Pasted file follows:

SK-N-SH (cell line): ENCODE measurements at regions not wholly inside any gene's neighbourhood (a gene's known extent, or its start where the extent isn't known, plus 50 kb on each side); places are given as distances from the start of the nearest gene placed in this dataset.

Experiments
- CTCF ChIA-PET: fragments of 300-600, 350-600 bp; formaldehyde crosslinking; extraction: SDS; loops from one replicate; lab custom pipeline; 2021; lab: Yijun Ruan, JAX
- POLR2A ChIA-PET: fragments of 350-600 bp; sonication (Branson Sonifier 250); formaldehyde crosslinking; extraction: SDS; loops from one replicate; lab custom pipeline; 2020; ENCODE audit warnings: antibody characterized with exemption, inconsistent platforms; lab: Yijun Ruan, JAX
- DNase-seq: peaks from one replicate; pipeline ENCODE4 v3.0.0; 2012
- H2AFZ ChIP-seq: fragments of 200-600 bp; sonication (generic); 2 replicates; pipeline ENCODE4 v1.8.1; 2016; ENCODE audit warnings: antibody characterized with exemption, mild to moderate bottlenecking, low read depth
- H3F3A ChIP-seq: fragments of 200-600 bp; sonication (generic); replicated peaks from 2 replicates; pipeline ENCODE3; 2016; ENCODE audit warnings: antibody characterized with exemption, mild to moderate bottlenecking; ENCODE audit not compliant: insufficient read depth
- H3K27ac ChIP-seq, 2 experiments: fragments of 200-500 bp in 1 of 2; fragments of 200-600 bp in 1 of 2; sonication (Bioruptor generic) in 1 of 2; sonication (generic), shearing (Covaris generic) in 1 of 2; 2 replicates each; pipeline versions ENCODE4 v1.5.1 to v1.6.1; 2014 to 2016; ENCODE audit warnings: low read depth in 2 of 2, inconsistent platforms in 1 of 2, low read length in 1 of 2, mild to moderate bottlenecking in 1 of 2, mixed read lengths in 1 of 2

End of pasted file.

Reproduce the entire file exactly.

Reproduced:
SK-N-SH (cell line): ENCODE measurements at regions not wholly inside any gene's neighbourhood (a gene's known extent, or its start where the extent isn't known, plus 50 kb on each side); places are given as distances from the start of the nearest gene placed in this dataset.

Experiments
- CTCF ChIA-PET: fragments of 300-600, 350-600 bp; formaldehyde crosslinking; extraction: SDS; loops from one replicate; lab custom pipeline; 2021; lab: Yijun Ruan, JAX
- POLR2A ChIA-PET: fragments of 350-600 bp; sonication (Branson Sonifier 250); formaldehyde crosslinking; extraction: SDS; loops from one replicate; lab custom pipeline; 2020; ENCODE audit warnings: antibody characterized with exemption, inconsistent platforms; lab: Yijun Ruan, JAX
- DNase-seq: peaks from one replicate; pipeline ENCODE4 v3.0.0; 2012
- H2AFZ ChIP-seq: fragments of 200-600 bp; sonication (generic); 2 replicates; pipeline ENCODE4 v1.8.1; 2016; ENCODE audit warnings: antibody characterized with exemption, mild to moderate bottlenecking, low read depth
- H3F3A ChIP-seq: fragments of 200-600 bp; sonication (generic); replicated peaks from 2 replicates; pipeline ENCODE3; 2016; ENCODE audit warnings: antibody characterized with exemption, mild to moderate bottlenecking; ENCODE audit not compliant: insufficient read depth
- H3K27ac ChIP-seq, 2 experiments: fragments of 200-500 bp in 1 of 2; fragments of 200-600 bp in 1 of 2; sonication (Bioruptor generic) in 1 of 2; sonication (generic), shearing (Covaris generic) in 1 of 2; 2 replicates each; pipeline versions ENCODE4 v1.5.1 to v1.6.1; 2014 to 2016; ENCODE audit warnings: low read depth in 2 of 2, inconsistent platforms in 1 of 2, low read length in 1 of 2, mild to moderate bottlenecking in 1 of 2, mixed read lengths in 1 of 2